"To me, this seemed similar to a child torturing ants with a magnifying glass."
He discovered the footage was the subject of a Freedom of Information Act request from Reuters, whose journalists were shown being killed in the video. He also found the incident described in The Good Soldiers, a book by Washington Post writer David Finkel. The description, he believed, misled readers. He released the video to WikiLeaks, where it became known as "Collateral Murder."
As Manning released more material, he began chatting with a WikiLeaks proxy known as Ox (or possibly 0x), who he assumed to be Julian Assange, Daniel Domscheit-Berg, or other high-ranking member(s) of the organization. He named the contact "Nathaniel Frank," after the author of Unfriendly Fire: How the Gay Ban Undermines the Military and Weakens America. Over time, he believed he’d struck up a friendship; isolated among his colleagues, he felt he lacked any close connections. Anonymity made him more comfortable. But, he said, "these dynamics were artificial, more appreciated by me than by Frank." In his testimony, however, he gave no indication that anyone from WikiLeaks had encouraged him to release information. That could prove important for Assange, who’s likely under a grand jury investigation related to the leaks.
At a few points in his statement, Manning expressed the motivations behind his leaking, or described depression and helplessness at the state of war in Iraq and Afghanistan. At one point he read, slowly and quietly, "To me, it’s all a big mess. And I’m left wondering what these things mean, and it burdens me emotionally." The court had precluded any discussion of motive during the hearings as immaterial, and the prosecution several times asked Colonel Lind to ask Manning to repeat that his mental state was sound at the time of the leaks, and that he had understood the wrongness of his actions.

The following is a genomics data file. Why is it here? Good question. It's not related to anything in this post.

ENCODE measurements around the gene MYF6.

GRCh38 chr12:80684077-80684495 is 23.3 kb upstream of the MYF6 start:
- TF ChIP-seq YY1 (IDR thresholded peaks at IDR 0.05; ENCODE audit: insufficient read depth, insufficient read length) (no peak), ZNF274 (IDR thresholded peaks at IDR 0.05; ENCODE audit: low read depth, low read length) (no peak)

Her questioning, part of a "providence inquiry" following Manning’s statement, focused on solidifying his guilty plea, leaving no room for possible appeal. Questions such as "Who gets to classify information in the United States?" and "If the person is not the original classifying authority (OCA), who has the authority to declassify information?" had obvious answers, but for each of the specified charges Colonel Lind got Manning’s answers on record. Repeatedly, Manning agreed that he had willfully transmitted the information, and that his actions were "service discrediting" and "prejudicial to the good order and discipline" of the Army.
Manning will be a near-silent presence while others debate his fate
The session closed with Colonel Lind accepting Bradley Manning’s guilty plea. She asked the prosecution to calculate the maximum term he would serve under the agreement. The answer came back: 20 years. With this plea, she warned him, there would be no chance of his being found "not guilty," and the government could build on his admitted offenses in making its case for greater offenses. He agreed that he understood.
In today’s session, as in almost the entire trial, Bradley Manning will likely not say much. He’ll be a near-silent presence while others debate his fate, this time discussing the use of classified information in the case. They will have a lot to say, and Bradley Manning will be quiet, having already said his piece.